VUT FINE ARTS PART OF PHYSICAL AND AN ONLINE PANEL DISCUSSION FOCUSING ON SOUTH AFRICA’S DOCUMENTED AND UNDOCUMENTED HISTORY
By: Qhawekazi Memani – 03 April 2023
The Vaal University of Technology (VUT) Fine Arts Lecturer and Independent Curator, Ms Nkululeko Khumalo in partnership with the Len Khumalo Foundation and the North West University (NWU) recently hosted a phyisical and online panel discussion themed: “The Damage Still Remains”.
The event was attended by VUT, NWU and Wits students, as well as staff and patrons of fine arts discipline.
Through Len Khumalo’s historic images, the exhibition and the panel discussion focused on South Africa’s documented and undocumented history. It also questioned and examined some of the events documented in Len Khumalo’s lifetime body of work as a photojournalist and photographer who worked mostly from the early 1970s through the 2000s.
As a black man in society, Bra Len, as he is affectionately called, was able to redefine photography venues and establish his position as an essential precursor in the field. He has given us access to a vast collection that captures and preserves moments in the South African history.
In her remarks, Ms Khumalo reiterated that, “As we explore his photographic and oral archives, we start to map and reconstruct our country’s past via Khumalo’s eyes and memory.
She added that by examining his photographs, we can see how many of the events—especially the unfavorable ones—remain relevant in modern, “Post-Apartheid” South Africa. “The pictures serve as a reminder that we are still coping with the aftershocks of our history while we traverse our nation via rainbow-tinted glasses. The harm is still present, in fact.”
In the session the panelists discussed a range of topics, including how black people develop the ability to share their tales, particularly through firsthand knowledge and oral tradition. Other topics around preservation and archiving, were also covered during the informative exchanges.
In the end, the panelists deliberated that indeed the “The Damage Still Remains” and also reflected on the twenty-nine years into liberation yet we are still living with the damages caused. They echoed a sentiment that when one looks at the body of archives, they’d also realise that the issues that were there during the apartheid are still the same issues currently, adding that some, we are just worse off than what we were previously. Especially referencing from the Newspaper Archives and the photographs, the panelists said there were killings then that we claim had meaning and now we have killings that are unexplained.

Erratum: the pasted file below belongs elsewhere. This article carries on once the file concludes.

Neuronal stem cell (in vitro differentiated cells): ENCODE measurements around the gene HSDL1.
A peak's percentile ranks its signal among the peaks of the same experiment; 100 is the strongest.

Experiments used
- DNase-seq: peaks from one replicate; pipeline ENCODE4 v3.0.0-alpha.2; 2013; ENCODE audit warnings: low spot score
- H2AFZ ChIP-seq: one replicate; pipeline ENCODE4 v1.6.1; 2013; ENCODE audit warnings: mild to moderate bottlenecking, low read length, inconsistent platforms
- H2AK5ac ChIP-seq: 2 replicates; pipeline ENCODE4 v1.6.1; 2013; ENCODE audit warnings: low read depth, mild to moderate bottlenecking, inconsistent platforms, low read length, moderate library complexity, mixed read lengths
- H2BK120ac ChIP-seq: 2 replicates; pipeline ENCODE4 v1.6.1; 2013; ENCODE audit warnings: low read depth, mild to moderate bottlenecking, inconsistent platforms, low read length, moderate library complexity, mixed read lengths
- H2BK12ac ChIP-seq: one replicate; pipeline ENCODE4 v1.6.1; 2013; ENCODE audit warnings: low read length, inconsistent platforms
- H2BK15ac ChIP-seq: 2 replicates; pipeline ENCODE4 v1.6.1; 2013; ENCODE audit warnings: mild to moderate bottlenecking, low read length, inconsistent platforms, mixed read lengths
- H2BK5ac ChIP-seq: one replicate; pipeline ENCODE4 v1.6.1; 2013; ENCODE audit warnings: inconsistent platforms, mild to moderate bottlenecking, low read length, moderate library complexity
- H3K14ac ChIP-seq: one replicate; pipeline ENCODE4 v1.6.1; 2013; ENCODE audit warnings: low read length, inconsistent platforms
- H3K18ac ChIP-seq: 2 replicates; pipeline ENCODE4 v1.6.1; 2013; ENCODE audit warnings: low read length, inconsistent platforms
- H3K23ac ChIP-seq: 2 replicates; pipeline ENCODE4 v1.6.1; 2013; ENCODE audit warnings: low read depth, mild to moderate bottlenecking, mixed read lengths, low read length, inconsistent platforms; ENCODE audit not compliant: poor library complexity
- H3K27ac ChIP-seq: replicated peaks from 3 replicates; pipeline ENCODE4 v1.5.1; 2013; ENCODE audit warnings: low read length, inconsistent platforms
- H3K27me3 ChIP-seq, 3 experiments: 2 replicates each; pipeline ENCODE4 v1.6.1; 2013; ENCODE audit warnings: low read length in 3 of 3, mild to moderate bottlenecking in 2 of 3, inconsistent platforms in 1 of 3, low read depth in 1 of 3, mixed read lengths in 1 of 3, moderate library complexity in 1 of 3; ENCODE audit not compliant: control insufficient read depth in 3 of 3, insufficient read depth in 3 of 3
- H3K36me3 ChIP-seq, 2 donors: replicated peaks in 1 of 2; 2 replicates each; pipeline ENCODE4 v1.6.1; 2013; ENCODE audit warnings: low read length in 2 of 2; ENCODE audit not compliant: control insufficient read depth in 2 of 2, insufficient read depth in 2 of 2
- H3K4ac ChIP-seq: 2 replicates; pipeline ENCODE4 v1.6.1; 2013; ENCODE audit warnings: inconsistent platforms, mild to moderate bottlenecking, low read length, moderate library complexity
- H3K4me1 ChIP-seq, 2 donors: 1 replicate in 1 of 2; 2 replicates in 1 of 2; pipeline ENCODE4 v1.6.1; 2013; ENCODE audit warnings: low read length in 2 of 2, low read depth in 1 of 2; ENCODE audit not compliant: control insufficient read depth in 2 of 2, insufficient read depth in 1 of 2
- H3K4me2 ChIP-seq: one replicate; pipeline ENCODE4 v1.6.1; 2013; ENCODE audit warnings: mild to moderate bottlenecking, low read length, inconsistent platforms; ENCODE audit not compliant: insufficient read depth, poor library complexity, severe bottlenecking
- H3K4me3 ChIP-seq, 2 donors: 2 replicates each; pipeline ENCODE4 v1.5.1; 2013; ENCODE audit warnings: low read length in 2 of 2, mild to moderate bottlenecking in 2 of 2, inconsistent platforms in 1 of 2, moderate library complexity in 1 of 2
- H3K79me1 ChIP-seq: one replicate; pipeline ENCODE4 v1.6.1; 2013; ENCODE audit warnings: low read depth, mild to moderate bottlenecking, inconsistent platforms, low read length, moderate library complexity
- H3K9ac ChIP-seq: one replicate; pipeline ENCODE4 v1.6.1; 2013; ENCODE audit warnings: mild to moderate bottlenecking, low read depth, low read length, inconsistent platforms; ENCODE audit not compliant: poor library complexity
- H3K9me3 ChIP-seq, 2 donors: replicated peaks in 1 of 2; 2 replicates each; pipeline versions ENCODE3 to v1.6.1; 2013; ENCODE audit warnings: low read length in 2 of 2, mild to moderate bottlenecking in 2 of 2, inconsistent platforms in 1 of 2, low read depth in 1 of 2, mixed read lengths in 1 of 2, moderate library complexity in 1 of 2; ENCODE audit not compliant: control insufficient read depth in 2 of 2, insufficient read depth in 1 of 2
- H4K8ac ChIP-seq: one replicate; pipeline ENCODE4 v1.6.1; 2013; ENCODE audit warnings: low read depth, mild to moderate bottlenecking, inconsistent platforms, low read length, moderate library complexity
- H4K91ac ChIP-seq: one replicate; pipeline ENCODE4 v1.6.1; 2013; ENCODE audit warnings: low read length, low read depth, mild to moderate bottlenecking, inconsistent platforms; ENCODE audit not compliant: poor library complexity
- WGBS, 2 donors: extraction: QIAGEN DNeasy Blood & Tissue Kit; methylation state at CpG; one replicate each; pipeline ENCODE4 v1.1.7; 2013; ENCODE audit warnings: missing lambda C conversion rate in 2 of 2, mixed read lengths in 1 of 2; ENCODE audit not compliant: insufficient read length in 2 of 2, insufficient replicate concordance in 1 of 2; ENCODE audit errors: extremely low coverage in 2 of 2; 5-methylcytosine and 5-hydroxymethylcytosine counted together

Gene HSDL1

After listening to the panelists, Isabella Moganedi, a VUT second year Fine Arts students said was interested in learning how to become more fearless despite having grown up in a protected environment and how her family’s history protected her from political and Black history. She added: “I aspire to the same fearlessness that earlier photographers and artists have.”
Another attendee Bandile Nyembe also a VUT third year student believes that the panel discussion made it clear to him how interconnected we all are. “All forms of art have a connection and are tied to one another,” he said, adding that he also realised the importance of networking in these creative environments and the fact that the more involved one is in the arts, the more linked one becomes.